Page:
The third problem with the book is that it argues algorithms are static and lock in current conditions, compared to humans which evolve over time. For example, O’Neil writes, “If a Big Data college application model had established itself in the early 1960s, we still wouldn’t have many women going to college, because it would have been trained largely on successful men…The University of Alabama’s football team, needless to say, would still be lily white.” This is a perfect example of the way the book overreaches and oversimplifies complex issues. While clearly those who wanted to uphold the status quo during the 1960s would have likely used any technology available to them, it is borderline absurd to suggest that this alone would have prevented second wave feminists or civil rights activists from pursuing their campaigns for gender and racial equality. Moreover, the notion that algorithms are unchanging over time is simply incorrect. Unlike society, where changing opinions on social issues are often measured in decades, code can be tweaked and refined over a period of days or weeks. Consider, for example, that Google changes its search engine 500 to 600 times per year.
The biggest problem with the book is that it relentlessly attacks the straw man argument that everyone believes algorithms are completely objective and unbiased. The book offers little evidence that this belief is widespread, a glaring oversight given how fundamental this assumption is to its premise. Moreover, the book ignores the fact that debates about algorithmic fairness, transparency, and impact are not new. In the 1980s, for example, the SABRE flight reservation system used by travel agents came under intense scrutiny when it became apparent that American Airlines was receiving favorable placement in search results. And these same debates are already playing out in many fields, including education, financial services, and criminal justice.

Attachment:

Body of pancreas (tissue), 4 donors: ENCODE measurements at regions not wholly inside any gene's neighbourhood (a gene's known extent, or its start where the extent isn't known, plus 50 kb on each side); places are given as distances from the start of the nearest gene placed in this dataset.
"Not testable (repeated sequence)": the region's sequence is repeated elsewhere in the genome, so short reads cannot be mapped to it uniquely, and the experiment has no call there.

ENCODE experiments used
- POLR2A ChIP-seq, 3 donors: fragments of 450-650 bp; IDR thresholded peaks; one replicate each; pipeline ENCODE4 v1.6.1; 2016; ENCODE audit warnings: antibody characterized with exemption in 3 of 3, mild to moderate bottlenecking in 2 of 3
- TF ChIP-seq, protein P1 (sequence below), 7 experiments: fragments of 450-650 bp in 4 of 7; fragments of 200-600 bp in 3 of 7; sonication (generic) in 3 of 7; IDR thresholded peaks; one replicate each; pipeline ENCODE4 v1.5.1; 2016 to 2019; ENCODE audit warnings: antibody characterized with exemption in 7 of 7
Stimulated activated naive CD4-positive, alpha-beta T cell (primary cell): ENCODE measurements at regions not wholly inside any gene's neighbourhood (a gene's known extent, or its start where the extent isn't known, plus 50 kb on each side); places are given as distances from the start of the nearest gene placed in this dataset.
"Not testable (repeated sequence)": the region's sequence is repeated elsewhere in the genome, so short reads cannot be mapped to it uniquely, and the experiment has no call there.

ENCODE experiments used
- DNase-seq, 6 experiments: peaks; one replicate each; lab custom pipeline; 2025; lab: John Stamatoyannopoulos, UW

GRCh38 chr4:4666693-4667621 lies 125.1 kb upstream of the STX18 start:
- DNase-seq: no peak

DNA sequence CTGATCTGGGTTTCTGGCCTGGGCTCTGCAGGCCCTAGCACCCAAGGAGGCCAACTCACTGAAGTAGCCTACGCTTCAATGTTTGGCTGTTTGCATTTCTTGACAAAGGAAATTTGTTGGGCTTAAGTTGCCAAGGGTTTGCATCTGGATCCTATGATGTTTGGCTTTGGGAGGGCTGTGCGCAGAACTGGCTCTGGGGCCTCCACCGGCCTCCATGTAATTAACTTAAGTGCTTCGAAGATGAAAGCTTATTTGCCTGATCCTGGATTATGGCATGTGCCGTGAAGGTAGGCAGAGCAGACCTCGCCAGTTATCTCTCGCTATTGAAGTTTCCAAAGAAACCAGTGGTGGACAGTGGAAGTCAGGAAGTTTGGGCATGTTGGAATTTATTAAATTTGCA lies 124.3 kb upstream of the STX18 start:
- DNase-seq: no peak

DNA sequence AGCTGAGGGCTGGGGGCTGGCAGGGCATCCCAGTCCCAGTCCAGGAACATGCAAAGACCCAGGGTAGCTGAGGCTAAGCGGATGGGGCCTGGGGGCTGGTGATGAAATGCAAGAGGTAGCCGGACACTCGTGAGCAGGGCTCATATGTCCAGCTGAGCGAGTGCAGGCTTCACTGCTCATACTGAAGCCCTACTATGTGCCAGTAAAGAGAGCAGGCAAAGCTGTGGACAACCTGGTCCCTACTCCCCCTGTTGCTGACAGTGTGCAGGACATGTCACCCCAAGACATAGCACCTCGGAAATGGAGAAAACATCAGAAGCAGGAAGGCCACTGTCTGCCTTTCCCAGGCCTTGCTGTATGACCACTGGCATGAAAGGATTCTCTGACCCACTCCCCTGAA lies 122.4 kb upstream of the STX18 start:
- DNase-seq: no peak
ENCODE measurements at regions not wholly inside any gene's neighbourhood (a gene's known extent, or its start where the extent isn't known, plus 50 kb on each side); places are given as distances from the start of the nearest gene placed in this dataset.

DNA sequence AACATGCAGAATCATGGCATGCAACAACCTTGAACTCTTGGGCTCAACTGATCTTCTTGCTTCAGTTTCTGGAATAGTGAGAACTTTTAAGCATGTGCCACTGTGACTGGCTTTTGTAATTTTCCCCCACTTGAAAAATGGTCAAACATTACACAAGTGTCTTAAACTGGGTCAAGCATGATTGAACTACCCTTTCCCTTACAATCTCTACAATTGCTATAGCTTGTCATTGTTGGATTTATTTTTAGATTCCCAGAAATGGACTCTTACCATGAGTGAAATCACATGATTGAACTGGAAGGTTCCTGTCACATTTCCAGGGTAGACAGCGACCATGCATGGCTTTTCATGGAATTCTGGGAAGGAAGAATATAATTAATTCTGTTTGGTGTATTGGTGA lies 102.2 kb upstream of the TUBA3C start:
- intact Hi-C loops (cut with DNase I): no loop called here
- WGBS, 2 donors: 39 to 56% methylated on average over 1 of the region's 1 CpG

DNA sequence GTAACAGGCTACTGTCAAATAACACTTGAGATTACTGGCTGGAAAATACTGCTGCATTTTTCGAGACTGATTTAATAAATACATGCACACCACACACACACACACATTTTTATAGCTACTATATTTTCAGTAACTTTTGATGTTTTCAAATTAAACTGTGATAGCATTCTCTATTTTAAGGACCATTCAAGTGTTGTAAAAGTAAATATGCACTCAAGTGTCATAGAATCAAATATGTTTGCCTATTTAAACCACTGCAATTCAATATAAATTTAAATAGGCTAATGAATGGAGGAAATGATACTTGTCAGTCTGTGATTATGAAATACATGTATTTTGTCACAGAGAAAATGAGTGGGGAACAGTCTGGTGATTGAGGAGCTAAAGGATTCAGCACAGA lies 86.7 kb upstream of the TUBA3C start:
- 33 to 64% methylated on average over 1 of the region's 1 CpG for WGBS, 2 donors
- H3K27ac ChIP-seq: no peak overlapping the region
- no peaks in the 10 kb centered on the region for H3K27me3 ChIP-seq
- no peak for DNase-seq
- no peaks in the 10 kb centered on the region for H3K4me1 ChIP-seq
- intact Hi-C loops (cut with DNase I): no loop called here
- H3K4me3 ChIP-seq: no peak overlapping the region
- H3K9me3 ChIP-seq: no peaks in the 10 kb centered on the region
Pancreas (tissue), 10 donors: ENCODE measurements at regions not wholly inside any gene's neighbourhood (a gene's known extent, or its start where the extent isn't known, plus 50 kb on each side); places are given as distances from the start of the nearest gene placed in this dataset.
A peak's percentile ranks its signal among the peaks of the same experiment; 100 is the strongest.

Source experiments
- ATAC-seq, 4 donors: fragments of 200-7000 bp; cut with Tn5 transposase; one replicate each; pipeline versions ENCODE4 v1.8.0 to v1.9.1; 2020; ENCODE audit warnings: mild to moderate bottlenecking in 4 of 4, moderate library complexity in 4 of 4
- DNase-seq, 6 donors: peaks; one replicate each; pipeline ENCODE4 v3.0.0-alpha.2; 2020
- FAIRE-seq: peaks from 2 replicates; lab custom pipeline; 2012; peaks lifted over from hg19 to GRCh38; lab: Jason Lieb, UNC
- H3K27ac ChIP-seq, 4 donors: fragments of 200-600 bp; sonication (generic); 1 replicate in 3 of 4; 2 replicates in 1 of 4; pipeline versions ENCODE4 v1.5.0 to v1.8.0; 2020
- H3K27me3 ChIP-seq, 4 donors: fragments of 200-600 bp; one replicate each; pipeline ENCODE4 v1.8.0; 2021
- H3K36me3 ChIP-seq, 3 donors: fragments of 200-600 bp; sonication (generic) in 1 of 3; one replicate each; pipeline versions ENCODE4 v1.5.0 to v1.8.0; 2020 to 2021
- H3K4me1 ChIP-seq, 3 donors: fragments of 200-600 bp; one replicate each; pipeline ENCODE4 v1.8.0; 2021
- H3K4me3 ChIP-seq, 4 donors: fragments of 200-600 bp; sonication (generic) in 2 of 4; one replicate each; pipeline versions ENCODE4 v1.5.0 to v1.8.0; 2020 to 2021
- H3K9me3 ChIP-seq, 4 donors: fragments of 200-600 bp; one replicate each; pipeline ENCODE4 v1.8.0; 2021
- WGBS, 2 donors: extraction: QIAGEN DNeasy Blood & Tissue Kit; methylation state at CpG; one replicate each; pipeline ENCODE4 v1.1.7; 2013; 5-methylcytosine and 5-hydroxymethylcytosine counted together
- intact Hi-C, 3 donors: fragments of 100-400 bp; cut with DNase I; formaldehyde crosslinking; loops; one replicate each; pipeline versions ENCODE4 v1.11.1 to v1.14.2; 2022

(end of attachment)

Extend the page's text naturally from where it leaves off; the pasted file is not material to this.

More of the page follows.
There would be no controversy (and likely significantly fewer sales) if this book’s message was simply “sometimes algorithms and data reflect the biases in our society or have unintended consequences.” But by taking something many in society already love to hate, and blaming it for many of society’s worst ills, O’Neil has found a guaranteed recipe for this book’s commercial success. The problem is that the takeaway for many people will be that algorithms are fundamentally flawed and to be feared. While she protests a few times in the text that her intent is not to disparage all algorithms, this sounds an awful lot like she’s Donald Trump concluding that “some, I assume, are good algorithms.” Moreover, she ignores the many ways in which data and algorithms are used to combat injustice and inequality (not to mention fight cancer, aid refugees, prevent poaching, stop online harassment, and more) and outrageously suggests that those defending data are crass elitists concerned only about trivial issues like finding better music on Pandora.
Ultimately, by incorrectly blaming algorithms and ignoring their benefits, this book does a disservice to those who it is ostensibly trying to help. A significant threat to disadvantaged individuals is that policymakers will fail to seize the opportunities before it to use data-driven innovation to advance its social and economic goals. While data and algorithms cannot hope to eradicate all of society’s problems singlehandedly, a steady focus on using data science for social good will likely yield many positive results in the years ahead.